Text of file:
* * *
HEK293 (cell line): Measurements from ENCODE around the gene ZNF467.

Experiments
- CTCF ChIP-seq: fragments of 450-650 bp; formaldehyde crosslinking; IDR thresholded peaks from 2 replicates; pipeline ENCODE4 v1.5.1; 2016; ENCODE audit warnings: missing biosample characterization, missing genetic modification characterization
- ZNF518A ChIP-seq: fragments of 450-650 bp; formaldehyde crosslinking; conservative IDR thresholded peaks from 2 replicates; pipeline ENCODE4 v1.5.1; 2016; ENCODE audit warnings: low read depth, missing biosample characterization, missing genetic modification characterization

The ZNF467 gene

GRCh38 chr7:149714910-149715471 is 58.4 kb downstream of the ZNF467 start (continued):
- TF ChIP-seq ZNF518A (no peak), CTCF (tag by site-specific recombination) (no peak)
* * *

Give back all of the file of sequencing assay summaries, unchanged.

HEK293 (cell line): Measurements from ENCODE around the gene ZNF467.

Experiments
- CTCF ChIP-seq: fragments of 450-650 bp; formaldehyde crosslinking; IDR thresholded peaks from 2 replicates; pipeline ENCODE4 v1.5.1; 2016; ENCODE audit warnings: missing biosample characterization, missing genetic modification characterization
- ZNF518A ChIP-seq: fragments of 450-650 bp; formaldehyde crosslinking; conservative IDR thresholded peaks from 2 replicates; pipeline ENCODE4 v1.5.1; 2016; ENCODE audit warnings: low read depth, missing biosample characterization, missing genetic modification characterization

The ZNF467 gene

GRCh38 chr7:149714910-149715471 is 58.4 kb downstream of the ZNF467 start (continued):
- TF ChIP-seq ZNF518A (no peak), CTCF (tag by site-specific recombination) (no peak)